Hemp and the way forward for forests

Vital documents [including] the Gutenberg Bible, Thomas Paine’s pamphlet of the declaration of independence, and the Magna Carta were printed on hemp paper. — Jennifer Okafor, sustainability researcher

If we are to save the planet’s forests, and thus help save the planet, from the ravages of climate change and the biodiversity crisis, we need to undo our bad decisions of the past — and quickly.

One of those bad decisions, made in the United States, was to impose legal restrictions designed to marginalize or eliminate hemp production in favor of wood production for the manufacture of a wide variety of important products — paper, cardboard and structural wood panels among them.

Although hemp cultivation was widespread in America since colonial days — George Washington grew it on his plantation — the versatile agricultural product was deemed a source of narcotics and essentially outlawed by the U.S. Congress in 1937.

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Many experts considered the rationale for this act to be bogus. It was correctly pointed out that commercial hemp, with its various industrial uses, was a different variety of the plant than the one grown for its psychotropic properties.

But strong lobbying by the newspaper industry and DuPont Chemical won the day. The newspapers were trying to protect their vast investment in forests, which they would eventually turn into pulp for paper, from competition with hemp fiber used for the same purpose.

DuPont wanted to eliminate competitors, including hemp fibers, to its newly developed product nylon. Both lobbies realized that intentionally conflating marijuana and industrial hemp, and therefore having hemp production virtually outlawed, was a backdoor way to achieve their objectives.

It took until the passage of the Farm Bill in 2018 for the production of U.S. hemp to be authorized and for hemp to be removed from the Drug Enforcement Administration’s schedule of controlled substances.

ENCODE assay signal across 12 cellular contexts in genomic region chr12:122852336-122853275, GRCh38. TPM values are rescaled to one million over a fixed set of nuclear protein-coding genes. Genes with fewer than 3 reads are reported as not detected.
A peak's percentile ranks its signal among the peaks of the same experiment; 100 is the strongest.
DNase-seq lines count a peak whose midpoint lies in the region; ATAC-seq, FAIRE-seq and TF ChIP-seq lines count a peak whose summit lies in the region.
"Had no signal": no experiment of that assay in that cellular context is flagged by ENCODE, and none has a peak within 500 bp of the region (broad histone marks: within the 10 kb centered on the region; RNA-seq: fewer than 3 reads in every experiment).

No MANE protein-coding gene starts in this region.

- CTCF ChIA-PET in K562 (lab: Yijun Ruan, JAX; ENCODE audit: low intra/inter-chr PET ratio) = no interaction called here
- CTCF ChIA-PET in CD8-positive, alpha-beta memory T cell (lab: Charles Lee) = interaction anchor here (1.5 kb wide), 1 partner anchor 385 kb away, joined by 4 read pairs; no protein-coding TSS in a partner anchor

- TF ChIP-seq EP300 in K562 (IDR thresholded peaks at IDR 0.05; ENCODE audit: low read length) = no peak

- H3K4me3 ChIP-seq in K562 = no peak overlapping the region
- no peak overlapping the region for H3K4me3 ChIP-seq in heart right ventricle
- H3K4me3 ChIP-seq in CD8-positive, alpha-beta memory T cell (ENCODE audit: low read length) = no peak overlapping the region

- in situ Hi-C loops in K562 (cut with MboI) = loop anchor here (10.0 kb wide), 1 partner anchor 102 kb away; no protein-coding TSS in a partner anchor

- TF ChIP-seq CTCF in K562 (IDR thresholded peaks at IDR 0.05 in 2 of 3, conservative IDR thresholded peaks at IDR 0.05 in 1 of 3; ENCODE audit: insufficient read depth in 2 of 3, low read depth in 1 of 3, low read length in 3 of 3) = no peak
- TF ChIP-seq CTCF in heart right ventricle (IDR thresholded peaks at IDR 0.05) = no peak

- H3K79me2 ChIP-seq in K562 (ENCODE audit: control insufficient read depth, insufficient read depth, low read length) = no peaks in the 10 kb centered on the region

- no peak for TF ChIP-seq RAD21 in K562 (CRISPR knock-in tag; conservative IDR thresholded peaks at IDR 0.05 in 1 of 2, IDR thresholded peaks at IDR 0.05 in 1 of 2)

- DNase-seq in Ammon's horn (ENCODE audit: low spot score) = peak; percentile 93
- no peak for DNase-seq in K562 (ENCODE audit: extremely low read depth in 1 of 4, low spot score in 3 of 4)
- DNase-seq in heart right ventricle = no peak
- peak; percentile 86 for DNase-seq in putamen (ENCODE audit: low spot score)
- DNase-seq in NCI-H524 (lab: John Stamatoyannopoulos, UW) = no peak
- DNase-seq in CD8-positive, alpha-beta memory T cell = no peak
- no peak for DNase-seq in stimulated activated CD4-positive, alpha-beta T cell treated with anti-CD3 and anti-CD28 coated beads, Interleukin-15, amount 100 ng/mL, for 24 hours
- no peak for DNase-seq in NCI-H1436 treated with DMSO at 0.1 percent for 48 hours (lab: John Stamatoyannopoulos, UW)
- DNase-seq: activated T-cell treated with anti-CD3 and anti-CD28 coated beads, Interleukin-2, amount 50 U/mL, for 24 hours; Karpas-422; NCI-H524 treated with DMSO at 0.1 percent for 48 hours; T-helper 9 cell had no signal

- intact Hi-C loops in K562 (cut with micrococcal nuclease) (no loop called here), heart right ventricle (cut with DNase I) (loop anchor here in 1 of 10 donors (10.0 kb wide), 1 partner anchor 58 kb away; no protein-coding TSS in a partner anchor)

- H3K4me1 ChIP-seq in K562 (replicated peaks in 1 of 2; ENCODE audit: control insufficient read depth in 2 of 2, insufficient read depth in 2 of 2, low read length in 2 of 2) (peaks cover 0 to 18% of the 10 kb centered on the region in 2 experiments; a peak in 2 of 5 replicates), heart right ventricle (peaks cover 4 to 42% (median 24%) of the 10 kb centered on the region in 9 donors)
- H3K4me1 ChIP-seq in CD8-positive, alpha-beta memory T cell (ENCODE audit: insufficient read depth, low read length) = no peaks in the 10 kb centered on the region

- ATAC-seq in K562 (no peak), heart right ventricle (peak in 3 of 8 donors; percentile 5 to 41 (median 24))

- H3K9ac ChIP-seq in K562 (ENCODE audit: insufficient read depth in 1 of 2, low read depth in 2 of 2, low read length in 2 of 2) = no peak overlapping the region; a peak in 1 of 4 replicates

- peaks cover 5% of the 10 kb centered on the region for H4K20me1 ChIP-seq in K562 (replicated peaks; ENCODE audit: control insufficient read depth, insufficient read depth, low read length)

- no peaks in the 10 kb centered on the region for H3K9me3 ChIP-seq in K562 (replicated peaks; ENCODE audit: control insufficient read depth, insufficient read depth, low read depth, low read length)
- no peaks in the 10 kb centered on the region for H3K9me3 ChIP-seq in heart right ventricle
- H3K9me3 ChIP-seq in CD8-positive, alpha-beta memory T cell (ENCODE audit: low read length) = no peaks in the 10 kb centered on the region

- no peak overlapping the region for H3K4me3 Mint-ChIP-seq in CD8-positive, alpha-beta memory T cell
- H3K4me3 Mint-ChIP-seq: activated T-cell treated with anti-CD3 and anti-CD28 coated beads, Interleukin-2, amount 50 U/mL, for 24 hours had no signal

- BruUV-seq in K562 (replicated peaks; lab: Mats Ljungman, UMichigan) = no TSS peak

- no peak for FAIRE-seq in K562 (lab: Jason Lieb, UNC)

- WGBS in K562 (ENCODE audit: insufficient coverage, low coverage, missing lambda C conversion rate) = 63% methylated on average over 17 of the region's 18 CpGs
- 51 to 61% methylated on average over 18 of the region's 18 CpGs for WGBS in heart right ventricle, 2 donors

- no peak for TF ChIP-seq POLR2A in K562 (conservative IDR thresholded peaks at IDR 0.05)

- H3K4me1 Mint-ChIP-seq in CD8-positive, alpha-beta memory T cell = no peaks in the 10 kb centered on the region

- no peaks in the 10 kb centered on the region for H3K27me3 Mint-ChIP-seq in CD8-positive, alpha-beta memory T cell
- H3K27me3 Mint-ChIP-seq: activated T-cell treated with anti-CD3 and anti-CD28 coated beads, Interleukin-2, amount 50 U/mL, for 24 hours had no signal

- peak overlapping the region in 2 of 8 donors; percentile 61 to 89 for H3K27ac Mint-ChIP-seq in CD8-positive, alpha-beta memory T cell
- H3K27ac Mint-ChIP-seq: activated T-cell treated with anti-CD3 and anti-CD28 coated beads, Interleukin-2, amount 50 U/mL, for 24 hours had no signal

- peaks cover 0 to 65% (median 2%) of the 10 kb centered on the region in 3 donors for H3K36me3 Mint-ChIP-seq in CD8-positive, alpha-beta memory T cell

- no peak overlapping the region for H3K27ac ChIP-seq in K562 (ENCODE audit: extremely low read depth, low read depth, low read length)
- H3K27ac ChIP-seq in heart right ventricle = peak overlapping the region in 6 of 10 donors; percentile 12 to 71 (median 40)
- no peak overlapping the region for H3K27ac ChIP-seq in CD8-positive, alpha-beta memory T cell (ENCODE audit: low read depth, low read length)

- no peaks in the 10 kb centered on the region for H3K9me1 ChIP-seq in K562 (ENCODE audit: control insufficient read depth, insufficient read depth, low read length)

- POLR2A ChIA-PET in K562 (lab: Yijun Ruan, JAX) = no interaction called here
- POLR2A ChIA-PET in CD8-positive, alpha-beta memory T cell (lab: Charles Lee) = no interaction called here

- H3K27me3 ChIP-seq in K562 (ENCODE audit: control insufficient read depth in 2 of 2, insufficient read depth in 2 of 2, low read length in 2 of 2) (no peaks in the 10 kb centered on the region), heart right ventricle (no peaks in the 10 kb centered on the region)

So, growing hemp is now legal. Problem solved, right?

Well, not quite. During the years of hemp’s exile, U.S. industry became almost entirely dependent on wood as its source of essential fiber for manufacturing everything from paper to plywood. Huge investments are tied up in forests and the equipment and infrastructure to harvest and process forest products. There is, for all practical purposes, a wood-products monopoly in the U.S.

But why would we want to change a system that’s working well, or well enough? Two critical reasons are the preservation of natural forests and the preservation of diminishing resources such as land, water, fertilizer and fuel.

Natural forests, especially old-growth but second-growth forests as well, are our best, and virtually free carbon sinks, helping us offset the effects of global heating. But these treasures are rapidly disappearing globally, and in the U.S.

While its’s true that some trees come from monocultural “plantations,” farmed wood cannot keep up with the ever-growing demand for wood products. One principal reason is that it takes between 20 and 40 years or more to bring farmed wood to harvestable maturity, whereas hemp is ready to harvest in 100-120 days.

Despite the digital revolution, global demand for paper products has grown 3% since the 1990s, and at least 36% of the annual U.S. wood harvest is allocated to making paper pulp. But the cellulose composition of wood, the part used for making paper, is only around 30%, while that of hemp stalks is 85%. Also, the amount of hemp’s cellulose production per cultivated acre is three to four times that of plantation wood.

Additionally, hemp fibers are used to make structural panels that are far stronger than comparable wood-based panels. And some engineered hemp panels are much more water-resistant than any comparable wood-based product.

In short, hemp is superior to, and more sustainable than wood for meeting most of our fiber needs. Next, we’ll explore ways to dramatically expand hemp’s use at our ecological house.

Philip S. Wenz is an environmental researcher and writer. Read more articles from his series Your Ecological House on his website at firebirdjournal.com.

So the EPA can simply tell the coal-fired plants to clean up their act and, unable to offer them positive alternatives, let them figure out how to do it — enforcing a far-more-costly transition in the long run. Preventing that would require a much deeper foray into the legal morass of adjudicating Congress’s regulatory intent than the Court probably should have waded into in the first place.